Feed on

Magnificent Muchalls

Muchalls is a wee village south of Aberdeen, just beyond Aberdeen’s urban sprawl, although it is fast approaching there. It was a fishing village with clifftop cottages but now it’s mostly Aberdeen commuters. Most people drive past on the A90 without noticing unless they are going to the Muchalls Bistro, a decent country restaurant.

But Muchalls is one of Scotland’s hidden gems. If you park at the end of the road and take a 5 minute walk down the path to the coast, you are rewarded with absolutely magnificent coastal scenery. This afternoon, I had a couple of hours to spare and so I headed there with my camera.  The weather wasn’t perfect – more cloud than sun but there were enough sunny periods to make the trip worthwhile.


Muchalls- cliff view with sea stacl

Looking south towards Doonie point from the cliff path. Wild flowers were everywhere today.


Cliff scenery

The view from the wonderfully named peninsula – Grim Briggs


Rock with pool

The rocks on the beach have been fantastically shaped by the sea. This one had a wee pool of water caused when a stone gets trapped and is whirled around by the sea, eventually making an indentation that can fill with water.


Stack 4

Sea stack. Ever since I first heard of stacks in a geography lesson in school, I’ve been fascinated by them and way they have survived while the cliffs around them have been eroded away. This is the stack to the south of Grim Briggs that you can see in the photos above.


view south to Doonies Point

Doonies Point is (I think) the distant headland. Tufts of sea pinks added a wee bit of colour.


Red campion and bench

There are a number of benches on the path where you can sit and admire the view including, sadly, a memorial bench for a student who died while climbing on the cliffs. This one obviously isn’t used much and the wild flowers were growing through it.


Stack and rock

A vista of rocks. This one at the front has obviously been bent and twisted by geologic processes.

Concrete blocks

My last picture here is a bit strange – these are on the path down to Grim Haven (where I guess the Muchalls boats were launched). They look like 2nd world war tank traps but given the cliffs here, it is inconceivable that anyone would try and land and bring a tank up the path. I liked the contrast between the brutality of the concrete and the wild flowers. If any blog reader knows what these were for, I’d love to know.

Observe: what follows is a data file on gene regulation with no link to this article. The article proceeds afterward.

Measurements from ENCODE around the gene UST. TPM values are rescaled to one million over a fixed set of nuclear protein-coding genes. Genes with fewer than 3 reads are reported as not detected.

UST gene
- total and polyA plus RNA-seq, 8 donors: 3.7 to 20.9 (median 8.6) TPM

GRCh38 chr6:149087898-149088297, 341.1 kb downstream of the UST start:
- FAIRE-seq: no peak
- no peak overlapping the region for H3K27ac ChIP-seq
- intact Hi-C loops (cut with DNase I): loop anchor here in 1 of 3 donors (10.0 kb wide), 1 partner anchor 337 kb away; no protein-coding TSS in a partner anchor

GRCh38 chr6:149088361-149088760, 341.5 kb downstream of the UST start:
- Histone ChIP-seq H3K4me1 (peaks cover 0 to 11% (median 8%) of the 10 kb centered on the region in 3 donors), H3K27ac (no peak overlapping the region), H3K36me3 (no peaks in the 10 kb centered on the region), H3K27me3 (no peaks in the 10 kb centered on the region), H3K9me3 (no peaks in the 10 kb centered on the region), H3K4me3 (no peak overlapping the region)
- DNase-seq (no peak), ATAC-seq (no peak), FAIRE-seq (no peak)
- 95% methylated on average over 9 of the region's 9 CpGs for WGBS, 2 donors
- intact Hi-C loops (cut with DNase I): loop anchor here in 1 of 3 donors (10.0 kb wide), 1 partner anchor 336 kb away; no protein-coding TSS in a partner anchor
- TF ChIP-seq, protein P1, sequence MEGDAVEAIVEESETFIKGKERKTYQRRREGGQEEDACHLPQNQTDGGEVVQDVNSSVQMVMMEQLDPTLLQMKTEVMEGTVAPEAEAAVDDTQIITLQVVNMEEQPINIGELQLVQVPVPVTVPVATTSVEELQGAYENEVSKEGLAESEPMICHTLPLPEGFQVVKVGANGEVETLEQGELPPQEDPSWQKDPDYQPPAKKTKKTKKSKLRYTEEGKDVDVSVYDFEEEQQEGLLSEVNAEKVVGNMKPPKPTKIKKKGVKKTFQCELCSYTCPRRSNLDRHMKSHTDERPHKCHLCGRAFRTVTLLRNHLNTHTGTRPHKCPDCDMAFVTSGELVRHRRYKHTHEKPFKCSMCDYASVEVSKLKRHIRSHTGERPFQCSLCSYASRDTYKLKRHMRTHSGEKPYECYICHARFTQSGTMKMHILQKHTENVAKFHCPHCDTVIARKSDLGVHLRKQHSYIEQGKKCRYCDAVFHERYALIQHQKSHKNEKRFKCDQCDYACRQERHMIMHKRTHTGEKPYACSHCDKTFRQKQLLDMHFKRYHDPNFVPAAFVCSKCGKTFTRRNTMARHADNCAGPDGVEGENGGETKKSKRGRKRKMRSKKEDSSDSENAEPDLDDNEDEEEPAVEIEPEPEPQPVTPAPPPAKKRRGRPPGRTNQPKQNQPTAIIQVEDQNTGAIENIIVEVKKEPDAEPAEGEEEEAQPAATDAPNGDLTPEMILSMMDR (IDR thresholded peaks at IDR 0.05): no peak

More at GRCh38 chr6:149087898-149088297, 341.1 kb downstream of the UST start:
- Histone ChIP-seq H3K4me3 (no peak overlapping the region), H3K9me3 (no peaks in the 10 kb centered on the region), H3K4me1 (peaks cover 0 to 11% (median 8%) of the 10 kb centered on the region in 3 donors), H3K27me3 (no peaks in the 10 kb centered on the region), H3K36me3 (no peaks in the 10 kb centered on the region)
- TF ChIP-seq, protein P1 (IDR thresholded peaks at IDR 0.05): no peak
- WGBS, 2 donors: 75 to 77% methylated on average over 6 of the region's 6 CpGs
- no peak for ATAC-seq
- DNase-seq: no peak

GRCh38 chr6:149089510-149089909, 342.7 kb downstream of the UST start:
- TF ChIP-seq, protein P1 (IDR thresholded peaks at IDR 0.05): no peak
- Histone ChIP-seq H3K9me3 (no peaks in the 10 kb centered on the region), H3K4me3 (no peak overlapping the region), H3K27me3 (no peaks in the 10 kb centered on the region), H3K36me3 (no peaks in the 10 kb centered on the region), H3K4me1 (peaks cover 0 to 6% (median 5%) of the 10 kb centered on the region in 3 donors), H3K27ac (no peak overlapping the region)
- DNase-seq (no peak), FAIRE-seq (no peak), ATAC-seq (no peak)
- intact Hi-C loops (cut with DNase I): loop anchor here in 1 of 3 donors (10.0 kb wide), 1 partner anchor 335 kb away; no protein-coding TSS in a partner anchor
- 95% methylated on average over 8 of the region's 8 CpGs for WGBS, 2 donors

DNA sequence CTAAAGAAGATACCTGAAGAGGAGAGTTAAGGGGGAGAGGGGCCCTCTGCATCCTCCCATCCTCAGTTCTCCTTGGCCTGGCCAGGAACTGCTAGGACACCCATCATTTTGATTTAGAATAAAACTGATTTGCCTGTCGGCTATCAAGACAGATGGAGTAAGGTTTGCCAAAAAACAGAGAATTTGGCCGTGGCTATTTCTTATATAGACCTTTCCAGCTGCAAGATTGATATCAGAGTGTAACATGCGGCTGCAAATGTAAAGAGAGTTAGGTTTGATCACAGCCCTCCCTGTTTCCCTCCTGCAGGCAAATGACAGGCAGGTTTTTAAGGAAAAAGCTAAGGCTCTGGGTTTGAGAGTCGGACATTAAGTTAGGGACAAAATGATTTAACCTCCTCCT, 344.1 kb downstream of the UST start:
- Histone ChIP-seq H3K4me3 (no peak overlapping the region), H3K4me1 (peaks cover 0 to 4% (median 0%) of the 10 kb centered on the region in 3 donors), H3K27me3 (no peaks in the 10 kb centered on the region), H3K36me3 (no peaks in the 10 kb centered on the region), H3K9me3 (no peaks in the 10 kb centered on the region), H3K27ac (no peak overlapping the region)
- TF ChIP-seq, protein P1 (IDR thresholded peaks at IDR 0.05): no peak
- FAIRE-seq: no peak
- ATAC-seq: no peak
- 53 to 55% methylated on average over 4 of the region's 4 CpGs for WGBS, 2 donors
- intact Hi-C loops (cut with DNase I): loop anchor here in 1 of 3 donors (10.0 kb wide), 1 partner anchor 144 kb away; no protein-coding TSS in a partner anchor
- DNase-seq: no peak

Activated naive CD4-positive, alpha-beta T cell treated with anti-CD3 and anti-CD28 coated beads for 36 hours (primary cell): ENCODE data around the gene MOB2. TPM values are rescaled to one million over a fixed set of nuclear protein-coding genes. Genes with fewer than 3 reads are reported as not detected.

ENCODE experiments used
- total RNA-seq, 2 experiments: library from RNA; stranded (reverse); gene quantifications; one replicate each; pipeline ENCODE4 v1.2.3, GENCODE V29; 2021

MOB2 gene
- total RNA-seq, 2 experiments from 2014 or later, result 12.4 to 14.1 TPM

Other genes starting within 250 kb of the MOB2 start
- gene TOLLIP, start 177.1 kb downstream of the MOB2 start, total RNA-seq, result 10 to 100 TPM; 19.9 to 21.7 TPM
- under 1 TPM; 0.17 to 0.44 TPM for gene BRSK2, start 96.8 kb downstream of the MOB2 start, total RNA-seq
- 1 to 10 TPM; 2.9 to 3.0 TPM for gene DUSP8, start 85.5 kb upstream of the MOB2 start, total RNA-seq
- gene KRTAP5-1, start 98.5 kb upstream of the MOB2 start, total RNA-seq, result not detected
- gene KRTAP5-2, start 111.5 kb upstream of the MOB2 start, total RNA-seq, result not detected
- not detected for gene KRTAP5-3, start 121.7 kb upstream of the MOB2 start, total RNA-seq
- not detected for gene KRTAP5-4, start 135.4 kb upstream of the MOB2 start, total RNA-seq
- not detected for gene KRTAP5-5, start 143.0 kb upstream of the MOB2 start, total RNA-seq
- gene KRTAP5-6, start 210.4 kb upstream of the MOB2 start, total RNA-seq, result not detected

4 Responses to “Magnificent Muchalls”

  1. John Mackintosh says:

    Thank you for these wonderful photographs and hello from America. Back in the 1970s, I earned my master’s in history from Aberdeen and have a photograph I took looking out the window at a cut in the cliffs as the train quickly passed by on the way north from Edinburgh. I traveled that route a number of times and had my camera ready for the 1-2 glimpse through the cut with the view of two cliffs framing a sea stack and the North Sea beyond. I never knew the name of the area but I assume this must be it as elsewhere on the web I found a photograph of the railway viaduct at Muchalls that appears to be very close to the sea.

    Thanks again for the wonderful views!

    • admin says:

      Yes, the viaduct at Muchalls is close to the sea and you maybe can see the stacks. I mostly take the train from Stonehaven so don’t travel on this bit of the line.

      I walked from Muchalls to Stonehaven along the cliffs – new post on that today.

  2. John Davidson says:

    The blocks were used all along the east coast to pevent an amphibious landing at obvious places. Troops fron occupied countries such as Poland laboured on them. Triangular blocks (dragons teeth) in long lines can also be found well inland such as at Newmilne ( Guildtown ) near where I live at perth
    regards john

  3. […] hovered around the coast sometimes clearing, sometimes blowing back in. The scenery at Muchalls  (which I’ve written about before) is magnificent, even in the […]

Leave a Reply